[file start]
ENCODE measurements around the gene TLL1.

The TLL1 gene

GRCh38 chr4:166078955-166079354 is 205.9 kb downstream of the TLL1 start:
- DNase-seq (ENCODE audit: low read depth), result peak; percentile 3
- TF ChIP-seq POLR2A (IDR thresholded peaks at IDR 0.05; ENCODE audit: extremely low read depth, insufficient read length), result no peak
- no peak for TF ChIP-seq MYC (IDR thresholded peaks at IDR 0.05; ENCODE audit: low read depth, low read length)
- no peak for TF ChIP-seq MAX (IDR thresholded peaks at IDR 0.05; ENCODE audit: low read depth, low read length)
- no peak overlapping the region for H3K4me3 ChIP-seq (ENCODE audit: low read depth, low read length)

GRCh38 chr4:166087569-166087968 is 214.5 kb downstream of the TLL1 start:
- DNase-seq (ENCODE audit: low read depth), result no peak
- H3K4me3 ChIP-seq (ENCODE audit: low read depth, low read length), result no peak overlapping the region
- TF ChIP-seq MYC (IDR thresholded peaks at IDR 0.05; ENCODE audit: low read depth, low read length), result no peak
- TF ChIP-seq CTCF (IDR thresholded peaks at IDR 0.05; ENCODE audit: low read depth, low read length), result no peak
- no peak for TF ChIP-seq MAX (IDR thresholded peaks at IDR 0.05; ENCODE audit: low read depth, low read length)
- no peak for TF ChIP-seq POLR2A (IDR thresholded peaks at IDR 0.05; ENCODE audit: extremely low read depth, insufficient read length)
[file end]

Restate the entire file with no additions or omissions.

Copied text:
ENCODE measurements around the gene TLL1.

The TLL1 gene

GRCh38 chr4:166078955-166079354 is 205.9 kb downstream of the TLL1 start:
- DNase-seq (ENCODE audit: low read depth), result peak; percentile 3
- TF ChIP-seq POLR2A (IDR thresholded peaks at IDR 0.05; ENCODE audit: extremely low read depth, insufficient read length), result no peak
- no peak for TF ChIP-seq MYC (IDR thresholded peaks at IDR 0.05; ENCODE audit: low read depth, low read length)
- no peak for TF ChIP-seq MAX (IDR thresholded peaks at IDR 0.05; ENCODE audit: low read depth, low read length)
- no peak overlapping the region for H3K4me3 ChIP-seq (ENCODE audit: low read depth, low read length)

GRCh38 chr4:166087569-166087968 is 214.5 kb downstream of the TLL1 start:
- DNase-seq (ENCODE audit: low read depth), result no peak
- H3K4me3 ChIP-seq (ENCODE audit: low read depth, low read length), result no peak overlapping the region
- TF ChIP-seq MYC (IDR thresholded peaks at IDR 0.05; ENCODE audit: low read depth, low read length), result no peak
- TF ChIP-seq CTCF (IDR thresholded peaks at IDR 0.05; ENCODE audit: low read depth, low read length), result no peak
- no peak for TF ChIP-seq MAX (IDR thresholded peaks at IDR 0.05; ENCODE audit: low read depth, low read length)
- no peak for TF ChIP-seq POLR2A (IDR thresholded peaks at IDR 0.05; ENCODE audit: extremely low read depth, insufficient read length)